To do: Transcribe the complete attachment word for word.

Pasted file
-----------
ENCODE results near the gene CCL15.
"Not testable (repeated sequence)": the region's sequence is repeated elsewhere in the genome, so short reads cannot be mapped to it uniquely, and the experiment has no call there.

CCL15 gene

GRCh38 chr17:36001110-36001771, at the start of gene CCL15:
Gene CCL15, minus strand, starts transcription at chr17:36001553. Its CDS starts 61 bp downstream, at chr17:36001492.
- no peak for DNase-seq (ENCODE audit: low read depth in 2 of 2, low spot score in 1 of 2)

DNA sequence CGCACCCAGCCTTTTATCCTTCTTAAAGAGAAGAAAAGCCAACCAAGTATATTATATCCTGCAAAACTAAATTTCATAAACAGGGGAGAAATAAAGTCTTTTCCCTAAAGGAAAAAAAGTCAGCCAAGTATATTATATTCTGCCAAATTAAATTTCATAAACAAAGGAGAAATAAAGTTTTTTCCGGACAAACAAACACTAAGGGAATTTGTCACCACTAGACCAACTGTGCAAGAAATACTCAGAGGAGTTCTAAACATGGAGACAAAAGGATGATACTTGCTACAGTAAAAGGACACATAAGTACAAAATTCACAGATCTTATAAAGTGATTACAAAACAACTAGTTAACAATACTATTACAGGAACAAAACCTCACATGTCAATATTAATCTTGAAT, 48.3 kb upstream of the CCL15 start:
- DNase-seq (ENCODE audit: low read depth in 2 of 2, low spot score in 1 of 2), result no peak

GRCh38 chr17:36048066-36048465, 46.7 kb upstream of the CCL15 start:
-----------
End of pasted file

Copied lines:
ENCODE results near the gene CCL15.
"Not testable (repeated sequence)": the region's sequence is repeated elsewhere in the genome, so short reads cannot be mapped to it uniquely, and the experiment has no call there.

CCL15 gene

GRCh38 chr17:36001110-36001771, at the start of gene CCL15:
Gene CCL15, minus strand, starts transcription at chr17:36001553. Its CDS starts 61 bp downstream, at chr17:36001492.
- no peak for DNase-seq (ENCODE audit: low read depth in 2 of 2, low spot score in 1 of 2)

DNA sequence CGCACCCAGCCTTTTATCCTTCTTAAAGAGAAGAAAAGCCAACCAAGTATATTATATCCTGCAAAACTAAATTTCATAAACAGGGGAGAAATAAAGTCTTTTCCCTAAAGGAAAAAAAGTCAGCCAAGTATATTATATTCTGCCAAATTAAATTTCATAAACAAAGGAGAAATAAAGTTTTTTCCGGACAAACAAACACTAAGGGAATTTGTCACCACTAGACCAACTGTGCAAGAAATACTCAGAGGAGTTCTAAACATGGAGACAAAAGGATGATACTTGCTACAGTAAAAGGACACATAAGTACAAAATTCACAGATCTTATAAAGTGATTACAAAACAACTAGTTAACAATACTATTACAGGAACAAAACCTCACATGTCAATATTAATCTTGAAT, 48.3 kb upstream of the CCL15 start:
- DNase-seq (ENCODE audit: low read depth in 2 of 2, low spot score in 1 of 2), result no peak

GRCh38 chr17:36048066-36048465, 46.7 kb upstream of the CCL15 start: